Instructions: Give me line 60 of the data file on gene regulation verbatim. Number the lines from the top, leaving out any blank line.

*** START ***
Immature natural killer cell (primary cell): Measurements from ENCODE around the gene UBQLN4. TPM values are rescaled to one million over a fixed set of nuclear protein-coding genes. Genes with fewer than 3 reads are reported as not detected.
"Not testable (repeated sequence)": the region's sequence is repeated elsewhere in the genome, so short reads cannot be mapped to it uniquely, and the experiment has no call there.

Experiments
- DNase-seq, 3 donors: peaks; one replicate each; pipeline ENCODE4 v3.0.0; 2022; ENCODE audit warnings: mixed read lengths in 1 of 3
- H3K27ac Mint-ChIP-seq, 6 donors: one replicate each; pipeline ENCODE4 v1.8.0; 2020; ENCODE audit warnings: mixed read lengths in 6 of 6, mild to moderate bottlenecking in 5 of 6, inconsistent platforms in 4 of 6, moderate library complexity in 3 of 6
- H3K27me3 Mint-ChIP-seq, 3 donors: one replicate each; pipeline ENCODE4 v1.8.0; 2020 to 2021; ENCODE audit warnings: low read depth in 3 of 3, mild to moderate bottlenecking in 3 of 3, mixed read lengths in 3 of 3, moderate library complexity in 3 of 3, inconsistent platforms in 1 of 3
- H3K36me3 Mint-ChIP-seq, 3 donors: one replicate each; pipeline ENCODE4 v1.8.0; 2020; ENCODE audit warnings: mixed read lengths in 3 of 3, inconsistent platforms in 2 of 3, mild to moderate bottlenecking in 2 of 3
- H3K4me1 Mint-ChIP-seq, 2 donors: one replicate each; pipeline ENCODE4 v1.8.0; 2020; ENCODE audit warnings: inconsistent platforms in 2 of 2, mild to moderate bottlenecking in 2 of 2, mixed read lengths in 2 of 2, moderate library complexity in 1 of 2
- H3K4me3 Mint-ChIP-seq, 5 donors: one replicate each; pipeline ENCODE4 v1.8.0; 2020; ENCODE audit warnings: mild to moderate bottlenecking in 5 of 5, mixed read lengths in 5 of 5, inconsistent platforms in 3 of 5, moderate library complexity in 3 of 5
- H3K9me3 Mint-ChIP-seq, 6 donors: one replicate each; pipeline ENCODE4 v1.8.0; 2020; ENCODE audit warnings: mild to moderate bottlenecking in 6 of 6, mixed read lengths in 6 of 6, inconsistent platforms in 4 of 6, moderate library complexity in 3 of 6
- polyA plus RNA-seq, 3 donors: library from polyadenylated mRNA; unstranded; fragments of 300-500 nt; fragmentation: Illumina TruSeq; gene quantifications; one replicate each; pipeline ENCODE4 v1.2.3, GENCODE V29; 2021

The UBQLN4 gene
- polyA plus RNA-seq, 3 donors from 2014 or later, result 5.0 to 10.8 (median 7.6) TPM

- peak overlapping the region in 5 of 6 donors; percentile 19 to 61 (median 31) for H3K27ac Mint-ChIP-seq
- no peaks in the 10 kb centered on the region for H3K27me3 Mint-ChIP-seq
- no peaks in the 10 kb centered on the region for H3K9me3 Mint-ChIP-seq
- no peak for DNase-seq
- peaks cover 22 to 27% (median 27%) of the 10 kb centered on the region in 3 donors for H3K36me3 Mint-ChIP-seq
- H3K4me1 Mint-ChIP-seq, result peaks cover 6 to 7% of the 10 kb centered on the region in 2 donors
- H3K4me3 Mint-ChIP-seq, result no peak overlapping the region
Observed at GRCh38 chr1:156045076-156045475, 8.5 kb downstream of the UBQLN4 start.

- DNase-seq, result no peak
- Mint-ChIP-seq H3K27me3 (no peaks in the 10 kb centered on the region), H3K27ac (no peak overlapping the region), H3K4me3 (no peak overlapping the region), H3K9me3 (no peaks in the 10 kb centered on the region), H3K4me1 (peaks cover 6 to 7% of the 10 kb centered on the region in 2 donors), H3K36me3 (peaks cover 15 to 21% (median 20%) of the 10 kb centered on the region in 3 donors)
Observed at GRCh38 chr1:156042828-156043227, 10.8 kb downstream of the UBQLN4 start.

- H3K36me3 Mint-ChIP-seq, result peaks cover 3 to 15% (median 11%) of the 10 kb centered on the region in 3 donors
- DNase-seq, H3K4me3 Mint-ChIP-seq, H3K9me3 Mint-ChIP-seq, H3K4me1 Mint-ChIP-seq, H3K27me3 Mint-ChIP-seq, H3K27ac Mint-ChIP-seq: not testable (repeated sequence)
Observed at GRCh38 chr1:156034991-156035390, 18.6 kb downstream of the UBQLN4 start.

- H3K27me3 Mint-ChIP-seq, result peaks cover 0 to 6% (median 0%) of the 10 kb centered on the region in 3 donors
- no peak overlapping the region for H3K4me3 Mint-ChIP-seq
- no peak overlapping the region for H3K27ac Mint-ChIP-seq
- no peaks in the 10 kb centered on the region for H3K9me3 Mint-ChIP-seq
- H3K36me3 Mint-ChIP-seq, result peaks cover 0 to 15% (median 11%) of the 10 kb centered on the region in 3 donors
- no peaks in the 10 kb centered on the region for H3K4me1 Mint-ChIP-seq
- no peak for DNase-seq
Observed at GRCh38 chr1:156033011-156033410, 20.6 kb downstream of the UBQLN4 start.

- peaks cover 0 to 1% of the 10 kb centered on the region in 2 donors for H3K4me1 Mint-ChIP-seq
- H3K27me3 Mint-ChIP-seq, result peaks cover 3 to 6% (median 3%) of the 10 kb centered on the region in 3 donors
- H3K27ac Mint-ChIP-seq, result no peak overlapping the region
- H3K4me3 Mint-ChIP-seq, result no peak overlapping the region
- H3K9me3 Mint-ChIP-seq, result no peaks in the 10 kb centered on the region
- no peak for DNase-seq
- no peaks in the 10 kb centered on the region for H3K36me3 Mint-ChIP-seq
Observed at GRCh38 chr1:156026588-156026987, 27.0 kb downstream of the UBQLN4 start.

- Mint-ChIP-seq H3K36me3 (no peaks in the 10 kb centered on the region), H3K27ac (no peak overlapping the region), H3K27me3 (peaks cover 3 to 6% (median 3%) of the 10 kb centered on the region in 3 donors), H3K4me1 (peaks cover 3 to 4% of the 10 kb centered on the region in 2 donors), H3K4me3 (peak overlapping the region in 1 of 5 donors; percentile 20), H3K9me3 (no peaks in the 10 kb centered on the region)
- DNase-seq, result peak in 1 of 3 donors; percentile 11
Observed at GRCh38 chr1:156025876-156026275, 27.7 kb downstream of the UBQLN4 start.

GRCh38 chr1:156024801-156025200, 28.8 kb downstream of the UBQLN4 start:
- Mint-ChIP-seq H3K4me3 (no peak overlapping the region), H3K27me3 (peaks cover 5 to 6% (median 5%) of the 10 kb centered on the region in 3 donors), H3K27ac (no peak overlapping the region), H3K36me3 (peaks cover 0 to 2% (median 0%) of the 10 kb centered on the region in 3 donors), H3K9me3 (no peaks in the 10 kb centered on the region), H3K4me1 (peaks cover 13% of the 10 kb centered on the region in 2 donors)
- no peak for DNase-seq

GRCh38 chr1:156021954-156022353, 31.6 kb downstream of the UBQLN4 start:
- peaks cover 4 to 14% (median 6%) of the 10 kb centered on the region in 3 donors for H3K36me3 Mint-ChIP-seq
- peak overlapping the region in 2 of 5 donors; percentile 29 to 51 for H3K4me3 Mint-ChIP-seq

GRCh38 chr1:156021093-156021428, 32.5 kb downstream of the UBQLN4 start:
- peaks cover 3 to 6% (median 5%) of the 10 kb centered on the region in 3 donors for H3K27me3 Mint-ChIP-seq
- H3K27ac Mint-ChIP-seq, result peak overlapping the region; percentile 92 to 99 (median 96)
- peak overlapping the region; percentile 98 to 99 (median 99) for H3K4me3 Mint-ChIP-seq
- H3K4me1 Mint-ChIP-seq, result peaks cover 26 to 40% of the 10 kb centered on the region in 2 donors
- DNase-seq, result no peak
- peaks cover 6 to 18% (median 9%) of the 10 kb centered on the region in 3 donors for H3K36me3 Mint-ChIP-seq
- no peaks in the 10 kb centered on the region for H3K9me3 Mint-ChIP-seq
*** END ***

- no peaks in the 10 kb centered on the region for H3K9me3 Mint-ChIP-seq